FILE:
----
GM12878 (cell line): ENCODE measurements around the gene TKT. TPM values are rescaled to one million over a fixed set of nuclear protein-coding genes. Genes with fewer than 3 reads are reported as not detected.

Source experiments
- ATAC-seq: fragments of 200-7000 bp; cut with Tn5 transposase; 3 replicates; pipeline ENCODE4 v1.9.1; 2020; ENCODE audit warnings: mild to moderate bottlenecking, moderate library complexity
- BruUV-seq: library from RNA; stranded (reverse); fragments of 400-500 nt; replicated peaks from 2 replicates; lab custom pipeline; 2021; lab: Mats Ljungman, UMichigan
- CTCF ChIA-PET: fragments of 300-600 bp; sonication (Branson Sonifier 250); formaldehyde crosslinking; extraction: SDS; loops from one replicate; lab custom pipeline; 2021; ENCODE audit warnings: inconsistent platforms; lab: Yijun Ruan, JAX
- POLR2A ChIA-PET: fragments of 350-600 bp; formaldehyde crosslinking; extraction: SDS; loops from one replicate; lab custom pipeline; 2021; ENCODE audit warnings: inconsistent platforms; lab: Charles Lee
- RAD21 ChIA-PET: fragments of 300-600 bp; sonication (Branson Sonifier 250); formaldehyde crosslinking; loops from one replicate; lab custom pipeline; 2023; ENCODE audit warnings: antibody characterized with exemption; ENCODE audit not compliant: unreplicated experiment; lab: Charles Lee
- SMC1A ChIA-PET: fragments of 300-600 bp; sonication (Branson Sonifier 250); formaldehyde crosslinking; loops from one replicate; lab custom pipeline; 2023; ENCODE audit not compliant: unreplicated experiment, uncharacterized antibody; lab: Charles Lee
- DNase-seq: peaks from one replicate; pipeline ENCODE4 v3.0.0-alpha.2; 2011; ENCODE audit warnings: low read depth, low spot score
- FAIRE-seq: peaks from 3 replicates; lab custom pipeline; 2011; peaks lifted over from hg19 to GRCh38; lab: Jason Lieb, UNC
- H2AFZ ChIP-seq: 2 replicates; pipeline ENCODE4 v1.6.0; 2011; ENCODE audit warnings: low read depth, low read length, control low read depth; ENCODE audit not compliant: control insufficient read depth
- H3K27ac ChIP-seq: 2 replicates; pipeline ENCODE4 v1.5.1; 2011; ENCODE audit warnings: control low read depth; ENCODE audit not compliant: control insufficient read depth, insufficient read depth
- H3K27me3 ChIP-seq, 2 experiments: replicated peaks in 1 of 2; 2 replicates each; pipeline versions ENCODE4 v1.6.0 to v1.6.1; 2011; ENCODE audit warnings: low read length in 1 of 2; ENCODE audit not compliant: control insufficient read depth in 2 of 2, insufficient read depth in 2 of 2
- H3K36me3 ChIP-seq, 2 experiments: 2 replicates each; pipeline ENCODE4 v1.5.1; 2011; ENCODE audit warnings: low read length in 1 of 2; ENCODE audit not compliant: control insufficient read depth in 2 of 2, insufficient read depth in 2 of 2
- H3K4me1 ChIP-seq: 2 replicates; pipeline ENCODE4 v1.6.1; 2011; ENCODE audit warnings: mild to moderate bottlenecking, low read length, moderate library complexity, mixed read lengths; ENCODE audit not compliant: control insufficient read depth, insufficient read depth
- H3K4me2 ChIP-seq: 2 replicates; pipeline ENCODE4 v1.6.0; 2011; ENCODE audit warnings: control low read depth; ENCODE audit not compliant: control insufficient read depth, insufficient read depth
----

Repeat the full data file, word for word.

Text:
GM12878 (cell line): ENCODE measurements around the gene TKT. TPM values are rescaled to one million over a fixed set of nuclear protein-coding genes. Genes with fewer than 3 reads are reported as not detected.

Source experiments
- ATAC-seq: fragments of 200-7000 bp; cut with Tn5 transposase; 3 replicates; pipeline ENCODE4 v1.9.1; 2020; ENCODE audit warnings: mild to moderate bottlenecking, moderate library complexity
- BruUV-seq: library from RNA; stranded (reverse); fragments of 400-500 nt; replicated peaks from 2 replicates; lab custom pipeline; 2021; lab: Mats Ljungman, UMichigan
- CTCF ChIA-PET: fragments of 300-600 bp; sonication (Branson Sonifier 250); formaldehyde crosslinking; extraction: SDS; loops from one replicate; lab custom pipeline; 2021; ENCODE audit warnings: inconsistent platforms; lab: Yijun Ruan, JAX
- POLR2A ChIA-PET: fragments of 350-600 bp; formaldehyde crosslinking; extraction: SDS; loops from one replicate; lab custom pipeline; 2021; ENCODE audit warnings: inconsistent platforms; lab: Charles Lee
- RAD21 ChIA-PET: fragments of 300-600 bp; sonication (Branson Sonifier 250); formaldehyde crosslinking; loops from one replicate; lab custom pipeline; 2023; ENCODE audit warnings: antibody characterized with exemption; ENCODE audit not compliant: unreplicated experiment; lab: Charles Lee
- SMC1A ChIA-PET: fragments of 300-600 bp; sonication (Branson Sonifier 250); formaldehyde crosslinking; loops from one replicate; lab custom pipeline; 2023; ENCODE audit not compliant: unreplicated experiment, uncharacterized antibody; lab: Charles Lee
- DNase-seq: peaks from one replicate; pipeline ENCODE4 v3.0.0-alpha.2; 2011; ENCODE audit warnings: low read depth, low spot score
- FAIRE-seq: peaks from 3 replicates; lab custom pipeline; 2011; peaks lifted over from hg19 to GRCh38; lab: Jason Lieb, UNC
- H2AFZ ChIP-seq: 2 replicates; pipeline ENCODE4 v1.6.0; 2011; ENCODE audit warnings: low read depth, low read length, control low read depth; ENCODE audit not compliant: control insufficient read depth
- H3K27ac ChIP-seq: 2 replicates; pipeline ENCODE4 v1.5.1; 2011; ENCODE audit warnings: control low read depth; ENCODE audit not compliant: control insufficient read depth, insufficient read depth
- H3K27me3 ChIP-seq, 2 experiments: replicated peaks in 1 of 2; 2 replicates each; pipeline versions ENCODE4 v1.6.0 to v1.6.1; 2011; ENCODE audit warnings: low read length in 1 of 2; ENCODE audit not compliant: control insufficient read depth in 2 of 2, insufficient read depth in 2 of 2
- H3K36me3 ChIP-seq, 2 experiments: 2 replicates each; pipeline ENCODE4 v1.5.1; 2011; ENCODE audit warnings: low read length in 1 of 2; ENCODE audit not compliant: control insufficient read depth in 2 of 2, insufficient read depth in 2 of 2
- H3K4me1 ChIP-seq: 2 replicates; pipeline ENCODE4 v1.6.1; 2011; ENCODE audit warnings: mild to moderate bottlenecking, low read length, moderate library complexity, mixed read lengths; ENCODE audit not compliant: control insufficient read depth, insufficient read depth
- H3K4me2 ChIP-seq: 2 replicates; pipeline ENCODE4 v1.6.0; 2011; ENCODE audit warnings: control low read depth; ENCODE audit not compliant: control insufficient read depth, insufficient read depth